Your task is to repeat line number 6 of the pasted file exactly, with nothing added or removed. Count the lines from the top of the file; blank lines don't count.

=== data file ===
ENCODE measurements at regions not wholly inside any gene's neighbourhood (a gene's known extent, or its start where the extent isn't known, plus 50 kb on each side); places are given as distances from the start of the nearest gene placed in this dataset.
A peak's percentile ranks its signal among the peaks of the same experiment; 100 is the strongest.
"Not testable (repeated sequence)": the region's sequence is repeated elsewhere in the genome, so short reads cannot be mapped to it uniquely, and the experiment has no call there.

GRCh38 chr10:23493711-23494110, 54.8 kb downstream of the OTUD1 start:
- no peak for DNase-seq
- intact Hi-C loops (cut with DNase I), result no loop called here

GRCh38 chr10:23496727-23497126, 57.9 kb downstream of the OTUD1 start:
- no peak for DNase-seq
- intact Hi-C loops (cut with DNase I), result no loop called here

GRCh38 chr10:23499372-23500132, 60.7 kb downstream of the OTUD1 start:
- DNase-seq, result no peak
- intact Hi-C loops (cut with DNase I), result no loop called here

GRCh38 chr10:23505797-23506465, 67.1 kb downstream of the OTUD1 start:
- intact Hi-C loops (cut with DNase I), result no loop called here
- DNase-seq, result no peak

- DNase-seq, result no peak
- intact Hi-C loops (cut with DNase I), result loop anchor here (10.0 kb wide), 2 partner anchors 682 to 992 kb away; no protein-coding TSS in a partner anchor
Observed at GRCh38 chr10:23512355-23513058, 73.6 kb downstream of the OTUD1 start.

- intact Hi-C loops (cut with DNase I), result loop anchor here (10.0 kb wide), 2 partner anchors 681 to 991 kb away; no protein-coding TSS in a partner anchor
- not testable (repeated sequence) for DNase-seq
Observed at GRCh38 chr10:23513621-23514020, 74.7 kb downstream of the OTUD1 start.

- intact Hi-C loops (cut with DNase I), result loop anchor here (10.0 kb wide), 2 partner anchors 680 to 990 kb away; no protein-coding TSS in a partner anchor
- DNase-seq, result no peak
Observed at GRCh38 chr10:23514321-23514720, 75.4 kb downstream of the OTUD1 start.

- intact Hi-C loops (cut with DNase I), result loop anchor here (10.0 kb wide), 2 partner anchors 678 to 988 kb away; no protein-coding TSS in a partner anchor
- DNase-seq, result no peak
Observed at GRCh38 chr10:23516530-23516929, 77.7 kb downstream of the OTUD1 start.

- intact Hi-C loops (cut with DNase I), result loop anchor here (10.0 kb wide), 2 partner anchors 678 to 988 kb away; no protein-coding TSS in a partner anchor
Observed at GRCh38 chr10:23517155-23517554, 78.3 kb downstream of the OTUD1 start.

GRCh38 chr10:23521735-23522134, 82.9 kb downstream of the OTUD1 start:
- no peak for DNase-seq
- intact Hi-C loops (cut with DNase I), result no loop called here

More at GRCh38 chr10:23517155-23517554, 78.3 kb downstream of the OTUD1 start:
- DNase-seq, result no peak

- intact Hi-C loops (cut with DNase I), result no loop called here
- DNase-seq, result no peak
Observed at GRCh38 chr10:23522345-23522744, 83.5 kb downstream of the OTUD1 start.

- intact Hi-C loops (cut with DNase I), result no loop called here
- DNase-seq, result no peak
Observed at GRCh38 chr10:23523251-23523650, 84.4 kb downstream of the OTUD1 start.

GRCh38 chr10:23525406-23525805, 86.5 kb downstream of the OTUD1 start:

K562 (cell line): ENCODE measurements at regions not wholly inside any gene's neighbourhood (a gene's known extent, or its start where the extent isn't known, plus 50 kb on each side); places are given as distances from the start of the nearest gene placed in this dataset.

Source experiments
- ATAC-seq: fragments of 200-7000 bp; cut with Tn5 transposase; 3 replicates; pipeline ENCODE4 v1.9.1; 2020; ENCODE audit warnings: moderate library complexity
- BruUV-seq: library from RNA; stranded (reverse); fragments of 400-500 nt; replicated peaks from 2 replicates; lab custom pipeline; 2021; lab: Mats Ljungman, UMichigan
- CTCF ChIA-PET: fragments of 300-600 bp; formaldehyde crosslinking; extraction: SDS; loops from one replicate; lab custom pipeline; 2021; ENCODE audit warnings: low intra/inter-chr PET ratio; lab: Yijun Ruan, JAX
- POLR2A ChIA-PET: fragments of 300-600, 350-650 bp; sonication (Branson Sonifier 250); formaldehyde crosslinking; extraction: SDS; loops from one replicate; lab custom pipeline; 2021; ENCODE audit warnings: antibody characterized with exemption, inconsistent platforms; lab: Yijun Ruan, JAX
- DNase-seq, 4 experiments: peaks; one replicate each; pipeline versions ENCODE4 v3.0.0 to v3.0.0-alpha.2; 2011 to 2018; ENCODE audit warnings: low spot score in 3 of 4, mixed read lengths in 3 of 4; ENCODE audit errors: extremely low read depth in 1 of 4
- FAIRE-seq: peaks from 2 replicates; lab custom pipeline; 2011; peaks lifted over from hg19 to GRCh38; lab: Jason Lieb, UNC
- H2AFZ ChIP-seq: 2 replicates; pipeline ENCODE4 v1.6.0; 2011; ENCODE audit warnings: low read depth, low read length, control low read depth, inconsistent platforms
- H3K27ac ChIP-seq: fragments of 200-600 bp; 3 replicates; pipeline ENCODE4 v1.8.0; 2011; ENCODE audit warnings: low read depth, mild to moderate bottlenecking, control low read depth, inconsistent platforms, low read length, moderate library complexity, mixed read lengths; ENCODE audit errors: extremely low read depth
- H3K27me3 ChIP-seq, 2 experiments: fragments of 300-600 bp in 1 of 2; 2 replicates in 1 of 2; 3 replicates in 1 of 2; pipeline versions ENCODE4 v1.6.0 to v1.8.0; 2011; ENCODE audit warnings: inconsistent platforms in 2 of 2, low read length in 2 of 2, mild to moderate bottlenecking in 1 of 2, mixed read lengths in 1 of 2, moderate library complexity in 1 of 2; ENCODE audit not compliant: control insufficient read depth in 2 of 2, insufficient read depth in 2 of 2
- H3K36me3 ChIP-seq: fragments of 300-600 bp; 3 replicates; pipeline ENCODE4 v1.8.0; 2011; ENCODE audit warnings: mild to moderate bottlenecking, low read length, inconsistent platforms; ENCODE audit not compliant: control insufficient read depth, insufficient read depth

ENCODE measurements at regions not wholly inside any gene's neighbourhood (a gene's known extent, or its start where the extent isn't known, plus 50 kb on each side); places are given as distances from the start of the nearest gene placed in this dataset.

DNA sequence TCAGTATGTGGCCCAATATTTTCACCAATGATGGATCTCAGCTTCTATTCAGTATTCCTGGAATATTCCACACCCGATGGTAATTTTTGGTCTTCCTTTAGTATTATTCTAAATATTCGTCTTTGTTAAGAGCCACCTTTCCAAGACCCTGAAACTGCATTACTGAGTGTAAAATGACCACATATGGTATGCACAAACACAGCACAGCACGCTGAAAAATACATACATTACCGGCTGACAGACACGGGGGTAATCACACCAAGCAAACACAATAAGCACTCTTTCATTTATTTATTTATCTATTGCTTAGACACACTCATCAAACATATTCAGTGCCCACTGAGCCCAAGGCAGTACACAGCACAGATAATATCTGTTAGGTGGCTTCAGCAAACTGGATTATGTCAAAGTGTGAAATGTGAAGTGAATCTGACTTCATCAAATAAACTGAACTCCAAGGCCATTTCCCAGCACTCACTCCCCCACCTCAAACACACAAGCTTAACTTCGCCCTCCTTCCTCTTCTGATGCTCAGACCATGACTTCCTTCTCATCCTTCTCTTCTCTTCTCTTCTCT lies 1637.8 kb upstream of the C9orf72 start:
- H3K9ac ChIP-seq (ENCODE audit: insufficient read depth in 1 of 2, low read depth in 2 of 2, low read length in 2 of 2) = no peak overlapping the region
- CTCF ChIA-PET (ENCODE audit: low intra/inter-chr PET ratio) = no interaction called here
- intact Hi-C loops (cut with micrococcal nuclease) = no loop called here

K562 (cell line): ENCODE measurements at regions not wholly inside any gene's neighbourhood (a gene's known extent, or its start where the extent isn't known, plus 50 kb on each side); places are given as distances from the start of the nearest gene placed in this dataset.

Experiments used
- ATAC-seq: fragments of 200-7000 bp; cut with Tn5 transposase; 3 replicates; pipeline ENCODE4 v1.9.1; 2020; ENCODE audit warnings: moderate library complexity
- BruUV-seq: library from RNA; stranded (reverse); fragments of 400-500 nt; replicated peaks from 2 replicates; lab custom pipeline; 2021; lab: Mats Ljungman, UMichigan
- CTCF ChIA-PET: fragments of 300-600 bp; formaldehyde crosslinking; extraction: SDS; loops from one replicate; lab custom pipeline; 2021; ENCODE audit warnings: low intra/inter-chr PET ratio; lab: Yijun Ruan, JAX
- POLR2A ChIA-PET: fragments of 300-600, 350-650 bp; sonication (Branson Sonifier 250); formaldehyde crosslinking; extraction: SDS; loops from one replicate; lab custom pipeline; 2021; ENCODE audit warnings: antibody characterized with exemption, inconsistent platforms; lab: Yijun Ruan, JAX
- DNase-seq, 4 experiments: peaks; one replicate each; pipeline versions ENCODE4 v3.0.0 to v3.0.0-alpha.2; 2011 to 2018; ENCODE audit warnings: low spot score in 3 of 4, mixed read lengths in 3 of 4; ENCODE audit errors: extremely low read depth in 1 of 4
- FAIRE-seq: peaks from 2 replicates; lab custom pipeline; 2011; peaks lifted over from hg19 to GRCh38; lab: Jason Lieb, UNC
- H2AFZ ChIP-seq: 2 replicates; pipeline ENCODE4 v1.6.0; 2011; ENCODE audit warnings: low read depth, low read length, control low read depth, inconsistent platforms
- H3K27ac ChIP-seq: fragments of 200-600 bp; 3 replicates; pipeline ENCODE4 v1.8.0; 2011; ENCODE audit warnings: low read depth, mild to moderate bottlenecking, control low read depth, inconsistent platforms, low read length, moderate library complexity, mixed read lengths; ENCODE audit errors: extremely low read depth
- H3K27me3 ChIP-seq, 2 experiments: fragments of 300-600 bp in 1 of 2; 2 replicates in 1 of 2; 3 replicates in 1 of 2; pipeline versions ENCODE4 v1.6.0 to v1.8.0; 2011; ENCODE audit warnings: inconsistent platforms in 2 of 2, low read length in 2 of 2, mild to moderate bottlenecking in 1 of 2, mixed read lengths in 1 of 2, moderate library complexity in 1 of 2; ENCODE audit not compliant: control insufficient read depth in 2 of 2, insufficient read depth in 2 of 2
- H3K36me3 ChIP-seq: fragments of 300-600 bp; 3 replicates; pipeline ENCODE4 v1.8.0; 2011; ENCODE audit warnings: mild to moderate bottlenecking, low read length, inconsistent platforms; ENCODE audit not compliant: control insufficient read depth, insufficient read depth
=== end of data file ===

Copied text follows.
- intact Hi-C loops (cut with DNase I), result no loop called here